Gentry was always the one who bullshitted everyone. But what it built on bullshit doesn't just stink--- it sinks. Where do you turn when you isolate all your true friends?
The subway station was coldest right around five AM.
Gentry had spent the night on the cement bench, and waited six hours for a friend who didn’t arrive. And now there was no friend, no hope, and no place to sleep for the night.
Six hours. Six hours just to spend the night sleeping on the bench next to the homeless.
Disgusting. But he was not a bum; he was accepted to Princeton.
“Hey, you hungry?”
Gentry glared at the homeless man who was holding out a piece of bread and shot back, “No.”
He shivered and carefully took the phone off the hook, dialing Casey’s number.
Casey’s voice answered the phone with a bright, “Hello?”
“Hi, Casey.” It was a last resort, but even Casey was better than a subway bench.
“Hey hun, How are you?”
“Bad.” Gentry cringed as he watched the homeless man dig through the trash and eat the day-old fries he found there, “Things aren’t going great with my parents.”
Casey sighed sympathetically, “All I can say is I was in a bad place once, and it’s sad that you’re in one now.”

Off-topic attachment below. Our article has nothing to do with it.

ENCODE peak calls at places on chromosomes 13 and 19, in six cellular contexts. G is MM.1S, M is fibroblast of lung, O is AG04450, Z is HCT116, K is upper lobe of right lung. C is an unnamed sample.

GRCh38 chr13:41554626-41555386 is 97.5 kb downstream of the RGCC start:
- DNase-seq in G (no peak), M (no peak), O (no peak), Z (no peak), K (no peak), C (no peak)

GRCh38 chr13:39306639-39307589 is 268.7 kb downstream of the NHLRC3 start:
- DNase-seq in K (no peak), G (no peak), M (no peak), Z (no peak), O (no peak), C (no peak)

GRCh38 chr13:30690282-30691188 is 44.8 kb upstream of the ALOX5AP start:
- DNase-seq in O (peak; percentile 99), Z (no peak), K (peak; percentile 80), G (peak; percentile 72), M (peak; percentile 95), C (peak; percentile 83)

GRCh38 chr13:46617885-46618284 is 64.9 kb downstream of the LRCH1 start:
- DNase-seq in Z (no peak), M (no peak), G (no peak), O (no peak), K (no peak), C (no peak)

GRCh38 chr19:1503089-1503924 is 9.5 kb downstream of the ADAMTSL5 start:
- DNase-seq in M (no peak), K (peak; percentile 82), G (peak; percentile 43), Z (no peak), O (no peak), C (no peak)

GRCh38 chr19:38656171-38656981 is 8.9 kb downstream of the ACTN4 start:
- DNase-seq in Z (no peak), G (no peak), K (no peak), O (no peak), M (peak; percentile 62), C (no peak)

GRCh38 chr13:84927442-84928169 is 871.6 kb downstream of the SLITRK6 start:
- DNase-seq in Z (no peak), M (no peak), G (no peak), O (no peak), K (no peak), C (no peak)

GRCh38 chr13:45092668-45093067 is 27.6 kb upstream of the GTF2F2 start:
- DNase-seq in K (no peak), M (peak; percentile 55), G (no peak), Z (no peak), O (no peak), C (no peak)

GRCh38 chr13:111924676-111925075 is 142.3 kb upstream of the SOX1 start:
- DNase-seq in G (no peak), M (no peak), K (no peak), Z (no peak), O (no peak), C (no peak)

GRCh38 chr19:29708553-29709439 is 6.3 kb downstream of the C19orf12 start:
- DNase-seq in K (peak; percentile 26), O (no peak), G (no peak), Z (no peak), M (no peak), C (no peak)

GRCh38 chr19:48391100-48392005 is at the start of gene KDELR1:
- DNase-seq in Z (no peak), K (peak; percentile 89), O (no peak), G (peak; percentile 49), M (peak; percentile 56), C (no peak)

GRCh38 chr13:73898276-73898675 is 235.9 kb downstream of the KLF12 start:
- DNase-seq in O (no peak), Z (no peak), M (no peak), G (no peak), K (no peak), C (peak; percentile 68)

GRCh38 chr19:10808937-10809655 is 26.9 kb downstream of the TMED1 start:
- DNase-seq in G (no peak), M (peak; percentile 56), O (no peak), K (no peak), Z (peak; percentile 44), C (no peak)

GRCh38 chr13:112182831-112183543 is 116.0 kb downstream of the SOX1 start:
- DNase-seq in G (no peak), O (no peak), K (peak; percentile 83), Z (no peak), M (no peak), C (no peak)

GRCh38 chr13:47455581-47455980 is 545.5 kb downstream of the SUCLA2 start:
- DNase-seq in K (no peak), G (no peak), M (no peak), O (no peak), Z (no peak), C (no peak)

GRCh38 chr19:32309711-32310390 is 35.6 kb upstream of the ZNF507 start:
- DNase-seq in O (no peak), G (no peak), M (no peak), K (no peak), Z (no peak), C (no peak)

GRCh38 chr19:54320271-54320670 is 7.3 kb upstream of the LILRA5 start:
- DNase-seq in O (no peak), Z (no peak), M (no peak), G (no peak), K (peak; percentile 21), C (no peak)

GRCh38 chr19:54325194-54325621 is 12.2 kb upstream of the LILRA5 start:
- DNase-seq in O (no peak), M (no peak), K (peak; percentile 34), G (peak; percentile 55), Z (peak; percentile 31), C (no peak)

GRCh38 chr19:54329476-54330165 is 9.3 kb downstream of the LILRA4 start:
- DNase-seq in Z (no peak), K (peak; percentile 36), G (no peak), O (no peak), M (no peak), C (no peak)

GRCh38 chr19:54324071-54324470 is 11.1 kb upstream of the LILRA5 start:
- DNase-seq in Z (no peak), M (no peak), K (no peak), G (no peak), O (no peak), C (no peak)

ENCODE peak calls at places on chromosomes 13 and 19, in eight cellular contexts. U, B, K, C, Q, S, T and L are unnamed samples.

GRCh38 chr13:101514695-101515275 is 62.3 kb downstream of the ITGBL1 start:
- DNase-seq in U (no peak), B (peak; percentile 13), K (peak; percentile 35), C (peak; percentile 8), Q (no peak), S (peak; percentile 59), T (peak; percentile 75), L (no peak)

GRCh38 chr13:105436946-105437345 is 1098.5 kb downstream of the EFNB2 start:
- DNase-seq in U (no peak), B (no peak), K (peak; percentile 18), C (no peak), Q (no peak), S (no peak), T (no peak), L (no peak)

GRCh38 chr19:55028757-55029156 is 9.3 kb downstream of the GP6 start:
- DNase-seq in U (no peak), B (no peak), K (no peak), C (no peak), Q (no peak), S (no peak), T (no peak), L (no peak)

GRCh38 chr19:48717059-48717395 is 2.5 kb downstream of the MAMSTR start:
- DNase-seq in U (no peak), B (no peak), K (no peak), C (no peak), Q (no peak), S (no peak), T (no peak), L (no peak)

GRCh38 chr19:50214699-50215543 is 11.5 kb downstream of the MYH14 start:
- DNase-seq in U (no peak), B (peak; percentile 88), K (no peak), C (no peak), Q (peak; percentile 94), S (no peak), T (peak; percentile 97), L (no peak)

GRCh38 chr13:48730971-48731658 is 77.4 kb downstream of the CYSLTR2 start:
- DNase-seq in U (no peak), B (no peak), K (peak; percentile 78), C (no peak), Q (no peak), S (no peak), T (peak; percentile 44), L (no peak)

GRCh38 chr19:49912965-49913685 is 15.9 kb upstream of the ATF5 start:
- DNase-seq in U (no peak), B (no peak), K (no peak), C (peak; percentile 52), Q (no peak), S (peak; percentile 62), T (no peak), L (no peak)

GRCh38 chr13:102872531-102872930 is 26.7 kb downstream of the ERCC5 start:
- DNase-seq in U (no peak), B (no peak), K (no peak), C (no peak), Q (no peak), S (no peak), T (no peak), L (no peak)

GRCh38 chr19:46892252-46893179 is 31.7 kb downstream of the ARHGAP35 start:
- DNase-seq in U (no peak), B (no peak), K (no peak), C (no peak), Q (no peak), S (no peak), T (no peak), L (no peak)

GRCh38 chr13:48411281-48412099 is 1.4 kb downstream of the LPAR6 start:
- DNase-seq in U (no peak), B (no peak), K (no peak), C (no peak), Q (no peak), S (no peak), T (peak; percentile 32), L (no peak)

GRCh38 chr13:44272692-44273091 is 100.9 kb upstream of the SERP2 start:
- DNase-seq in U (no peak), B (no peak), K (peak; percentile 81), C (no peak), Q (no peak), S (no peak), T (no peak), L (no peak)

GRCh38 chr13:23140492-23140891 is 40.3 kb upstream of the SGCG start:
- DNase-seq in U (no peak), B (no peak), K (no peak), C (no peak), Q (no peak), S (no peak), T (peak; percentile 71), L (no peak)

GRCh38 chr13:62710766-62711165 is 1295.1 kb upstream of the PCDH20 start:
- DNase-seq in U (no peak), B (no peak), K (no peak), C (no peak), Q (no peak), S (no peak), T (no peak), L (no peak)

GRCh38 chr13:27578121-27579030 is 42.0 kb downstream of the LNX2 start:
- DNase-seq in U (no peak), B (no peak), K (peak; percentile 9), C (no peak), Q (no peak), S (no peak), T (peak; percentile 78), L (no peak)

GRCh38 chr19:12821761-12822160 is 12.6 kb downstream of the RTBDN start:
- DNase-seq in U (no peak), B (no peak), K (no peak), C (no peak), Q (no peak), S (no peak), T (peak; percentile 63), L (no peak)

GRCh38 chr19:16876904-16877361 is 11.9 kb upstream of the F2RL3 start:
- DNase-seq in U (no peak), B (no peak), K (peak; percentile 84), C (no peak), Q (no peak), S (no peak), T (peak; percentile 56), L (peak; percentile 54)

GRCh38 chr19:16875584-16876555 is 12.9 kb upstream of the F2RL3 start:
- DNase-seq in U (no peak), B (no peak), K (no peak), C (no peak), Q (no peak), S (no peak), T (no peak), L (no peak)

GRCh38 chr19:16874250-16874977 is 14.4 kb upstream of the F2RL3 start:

“Right. Listen. Can I stay at your place for the night?”
“Aw, sorry hun. Can’t do anything for you. My mom hates visitors. She hates cleaning after them.”
“Oh.” his eyes darkened with grim understanding, “I have to go. I might not be able to call for a while.”
Gentry heaved a sigh. He knew Casey wasn’t going to ask any more questions.
“I got into Harvard!”
“That’s nice, Casey.”
“Oh my GOD, I know. I was so nervous!”
“Really. Good for you. It’s good to know the essay I wrote for you got you in.”
“Yeah. Where are you going to college?”
“I’m not telling anyone because it’s elitist to brag about where you’re going to college.”
“… oh. That bad, huh? Well, gotta go. Hope things work out. I’ll pray for you.”
The phone clicked on the other end and Gentry slammed down the receiver.